It is the WHO’s policy to share international data it has compiled with its member states – and this is how the Indian government came to learn of the WHO’s findings. However, it appears the WHO has decided to place its obligation to share this data over India’s request to delay its publication by a decade. The body confirmed to The Wire Science that it will release the numbers in early April.
“We are confident that, in cooperation with the TAG with whom we have been working, WHO has constructed a sound model that is producing robust estimates, that will be published shortly, noting India’s reservation,” it wrote.
Most recently, a prominent study published on March 11, 2022, estimated that India had the most excess deaths among the world’s countries, as a sum of recorded and unrecorded fatalities. In terms of recorded deaths alone, India has reported the third-highest number of deaths due to COVID-19, after the US and Brazil.
“Given the infection fatality rate of this virus and the level of infection which India experienced in 2020 and 2021, the death toll just doesn’t match with the two factors,” Bhramar Mukherjee, a professor of epidemiology at the University of Michigan’s School of Public Health, told The Wire Science. “It was very simple” even without these studies. “But now we have observed data on excess mortality.”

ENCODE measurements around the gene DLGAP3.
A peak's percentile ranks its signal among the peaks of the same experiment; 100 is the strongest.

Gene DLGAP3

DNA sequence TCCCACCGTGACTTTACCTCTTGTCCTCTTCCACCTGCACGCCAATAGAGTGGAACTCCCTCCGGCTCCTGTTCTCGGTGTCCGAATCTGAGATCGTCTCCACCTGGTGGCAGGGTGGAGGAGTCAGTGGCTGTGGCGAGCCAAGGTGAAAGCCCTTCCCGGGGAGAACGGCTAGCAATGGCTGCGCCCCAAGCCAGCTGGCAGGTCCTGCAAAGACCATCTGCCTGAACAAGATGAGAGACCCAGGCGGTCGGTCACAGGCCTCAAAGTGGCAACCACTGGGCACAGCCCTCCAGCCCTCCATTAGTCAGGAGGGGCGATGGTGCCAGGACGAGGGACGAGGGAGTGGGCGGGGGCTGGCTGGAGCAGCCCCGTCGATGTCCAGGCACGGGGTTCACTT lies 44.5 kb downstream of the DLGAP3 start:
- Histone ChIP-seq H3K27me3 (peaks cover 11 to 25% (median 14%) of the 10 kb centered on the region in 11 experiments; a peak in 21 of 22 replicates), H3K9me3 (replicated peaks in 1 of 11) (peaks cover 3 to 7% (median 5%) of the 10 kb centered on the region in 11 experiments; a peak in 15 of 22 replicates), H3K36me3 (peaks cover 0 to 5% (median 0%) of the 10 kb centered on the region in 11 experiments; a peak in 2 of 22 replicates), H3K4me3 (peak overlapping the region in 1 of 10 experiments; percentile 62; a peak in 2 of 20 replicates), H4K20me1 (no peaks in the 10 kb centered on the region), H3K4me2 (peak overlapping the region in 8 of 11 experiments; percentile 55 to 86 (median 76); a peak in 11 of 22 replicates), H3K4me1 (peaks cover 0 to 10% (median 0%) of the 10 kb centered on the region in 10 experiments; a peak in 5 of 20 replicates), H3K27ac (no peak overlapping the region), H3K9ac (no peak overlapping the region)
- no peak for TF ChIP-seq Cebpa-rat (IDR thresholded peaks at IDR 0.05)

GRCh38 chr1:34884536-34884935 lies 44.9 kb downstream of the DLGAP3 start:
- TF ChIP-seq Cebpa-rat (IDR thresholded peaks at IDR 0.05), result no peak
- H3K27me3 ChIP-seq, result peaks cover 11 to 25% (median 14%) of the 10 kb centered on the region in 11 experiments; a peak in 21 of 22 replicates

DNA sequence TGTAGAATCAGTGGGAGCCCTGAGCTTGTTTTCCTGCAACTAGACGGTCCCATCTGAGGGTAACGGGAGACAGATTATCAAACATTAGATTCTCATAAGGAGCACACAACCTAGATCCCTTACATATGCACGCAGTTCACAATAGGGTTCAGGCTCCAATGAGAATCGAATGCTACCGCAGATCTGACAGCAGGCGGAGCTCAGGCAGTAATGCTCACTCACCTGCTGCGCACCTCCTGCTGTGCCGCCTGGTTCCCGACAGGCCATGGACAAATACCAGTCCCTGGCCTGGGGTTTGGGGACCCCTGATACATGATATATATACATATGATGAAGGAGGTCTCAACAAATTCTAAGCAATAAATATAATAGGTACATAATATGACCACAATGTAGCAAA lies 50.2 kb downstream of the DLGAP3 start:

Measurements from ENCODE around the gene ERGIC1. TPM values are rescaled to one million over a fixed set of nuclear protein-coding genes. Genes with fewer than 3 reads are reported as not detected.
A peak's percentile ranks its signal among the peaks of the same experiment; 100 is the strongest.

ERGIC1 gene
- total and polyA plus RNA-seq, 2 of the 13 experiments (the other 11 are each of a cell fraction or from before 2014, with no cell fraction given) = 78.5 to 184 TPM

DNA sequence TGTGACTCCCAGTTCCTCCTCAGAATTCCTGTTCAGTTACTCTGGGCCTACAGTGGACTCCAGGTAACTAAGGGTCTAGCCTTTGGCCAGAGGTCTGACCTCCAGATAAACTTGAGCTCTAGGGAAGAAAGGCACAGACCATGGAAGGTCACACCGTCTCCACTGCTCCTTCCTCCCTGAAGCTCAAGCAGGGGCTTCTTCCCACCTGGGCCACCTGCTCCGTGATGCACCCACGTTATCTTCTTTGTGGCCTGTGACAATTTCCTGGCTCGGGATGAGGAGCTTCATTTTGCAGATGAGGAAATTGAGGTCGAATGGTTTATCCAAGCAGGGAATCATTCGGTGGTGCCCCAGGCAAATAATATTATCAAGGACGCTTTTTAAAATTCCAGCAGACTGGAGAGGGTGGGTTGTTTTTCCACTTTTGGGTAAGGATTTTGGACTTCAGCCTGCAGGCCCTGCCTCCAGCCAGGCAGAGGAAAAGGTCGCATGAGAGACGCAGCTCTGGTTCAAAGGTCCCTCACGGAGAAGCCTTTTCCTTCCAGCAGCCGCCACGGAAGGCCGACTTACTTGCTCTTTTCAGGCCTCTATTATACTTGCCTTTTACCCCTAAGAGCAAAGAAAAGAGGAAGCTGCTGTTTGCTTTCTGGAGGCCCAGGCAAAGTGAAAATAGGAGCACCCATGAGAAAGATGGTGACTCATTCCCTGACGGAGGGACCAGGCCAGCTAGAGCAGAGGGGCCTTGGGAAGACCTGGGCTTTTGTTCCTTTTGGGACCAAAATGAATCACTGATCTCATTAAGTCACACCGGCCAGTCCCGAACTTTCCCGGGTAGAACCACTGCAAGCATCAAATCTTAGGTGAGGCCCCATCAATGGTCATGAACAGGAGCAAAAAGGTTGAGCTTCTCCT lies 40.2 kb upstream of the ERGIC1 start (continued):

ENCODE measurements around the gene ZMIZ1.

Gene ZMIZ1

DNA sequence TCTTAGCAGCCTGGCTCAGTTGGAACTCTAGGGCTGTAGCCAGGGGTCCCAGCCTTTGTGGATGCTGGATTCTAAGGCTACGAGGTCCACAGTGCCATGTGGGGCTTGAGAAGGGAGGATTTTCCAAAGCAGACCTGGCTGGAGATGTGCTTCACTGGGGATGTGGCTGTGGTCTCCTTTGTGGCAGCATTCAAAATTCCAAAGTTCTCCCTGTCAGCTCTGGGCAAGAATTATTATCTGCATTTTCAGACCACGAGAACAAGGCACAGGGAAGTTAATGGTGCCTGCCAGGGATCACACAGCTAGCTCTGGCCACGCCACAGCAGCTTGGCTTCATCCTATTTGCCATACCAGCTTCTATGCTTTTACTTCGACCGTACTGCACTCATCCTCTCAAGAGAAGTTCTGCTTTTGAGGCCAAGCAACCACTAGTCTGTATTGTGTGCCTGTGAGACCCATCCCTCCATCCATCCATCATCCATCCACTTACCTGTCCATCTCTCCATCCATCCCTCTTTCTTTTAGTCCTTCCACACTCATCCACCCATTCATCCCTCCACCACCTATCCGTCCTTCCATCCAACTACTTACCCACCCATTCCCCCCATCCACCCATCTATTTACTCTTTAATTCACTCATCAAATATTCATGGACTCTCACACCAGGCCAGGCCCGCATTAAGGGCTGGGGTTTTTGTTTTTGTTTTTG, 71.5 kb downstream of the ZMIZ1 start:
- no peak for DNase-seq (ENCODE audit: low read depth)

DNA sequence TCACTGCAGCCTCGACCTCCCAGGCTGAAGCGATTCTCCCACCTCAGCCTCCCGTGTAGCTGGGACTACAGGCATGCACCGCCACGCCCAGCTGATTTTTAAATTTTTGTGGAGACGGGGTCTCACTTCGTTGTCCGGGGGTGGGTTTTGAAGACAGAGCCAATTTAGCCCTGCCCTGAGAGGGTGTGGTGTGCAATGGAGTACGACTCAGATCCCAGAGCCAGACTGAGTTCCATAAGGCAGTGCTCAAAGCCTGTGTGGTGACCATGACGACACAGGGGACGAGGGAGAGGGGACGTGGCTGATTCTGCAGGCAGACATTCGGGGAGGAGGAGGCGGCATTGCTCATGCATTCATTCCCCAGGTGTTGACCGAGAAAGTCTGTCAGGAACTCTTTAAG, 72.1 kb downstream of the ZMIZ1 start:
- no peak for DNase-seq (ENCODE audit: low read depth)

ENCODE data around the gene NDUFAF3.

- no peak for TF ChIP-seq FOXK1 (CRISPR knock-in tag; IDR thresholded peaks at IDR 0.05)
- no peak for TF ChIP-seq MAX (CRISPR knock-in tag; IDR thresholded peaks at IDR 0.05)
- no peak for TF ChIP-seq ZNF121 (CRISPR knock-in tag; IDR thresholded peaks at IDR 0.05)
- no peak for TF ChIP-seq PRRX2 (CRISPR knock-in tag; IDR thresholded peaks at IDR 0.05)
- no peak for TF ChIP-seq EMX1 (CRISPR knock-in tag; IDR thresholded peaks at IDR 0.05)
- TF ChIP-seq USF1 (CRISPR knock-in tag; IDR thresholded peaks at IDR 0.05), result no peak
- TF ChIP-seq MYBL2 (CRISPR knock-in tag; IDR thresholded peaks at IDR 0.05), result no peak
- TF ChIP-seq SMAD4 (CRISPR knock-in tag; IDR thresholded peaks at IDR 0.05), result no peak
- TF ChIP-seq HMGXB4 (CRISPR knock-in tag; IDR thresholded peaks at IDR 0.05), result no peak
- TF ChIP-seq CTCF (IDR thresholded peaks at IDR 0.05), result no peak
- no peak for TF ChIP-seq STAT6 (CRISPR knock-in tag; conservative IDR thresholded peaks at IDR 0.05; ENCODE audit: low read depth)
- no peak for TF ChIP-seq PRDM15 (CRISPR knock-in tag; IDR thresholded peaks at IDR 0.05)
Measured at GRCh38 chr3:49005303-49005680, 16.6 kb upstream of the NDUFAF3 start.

Mukherjee also serves on the WHO group for COVID-19 deaths; her comments here were however offered in her independent capacity.
Prabhat Jha, an epidemiologist at the University of Toronto, said many other countries haven’t been honest about their excess death numbers. As the WHO’s forthcoming report itself is expected to acknowledge, the world has had 6 million more deaths since early 2020 than it has recorded. But he also said there was a key difference between their and India’s responses: other countries have tended to dispute the number of excess deaths whereas India has denied that such deaths exist at all. “India’s position is far more extreme,” according to Jha.
“The extent of infection, testing capacity, the capacity of the healthcare system prior to the pandemic, the burden of comorbidities like cardiovascular diseases and diabetes, and prevalence of smoking are some factors … that feed into modelling for COVID-19 deaths,” Mukherjee said. For India, according to her, it was a challenge to get proper figures even about these factors because of the poor quality and availability of data.
Both Jha and Mukherjee said the Indian government’s denial of expert findings on excess deaths could have better legs to stand on if it could produce a better study of its own. For Mukherjee, this means the government releasing Civil Registration System data for all states every month, instead of the 10-12 states for which this data is available on an annual basis. Jha, on the other hand, suggested revising upcoming Census forms.
“Add a simple question: ‘has there been any death in your household starting January 1, 2020?’ If yes, record age, sex and date,” he explained. “If that’s available, you have a direct counting of excess deaths. That’s the simplest way.”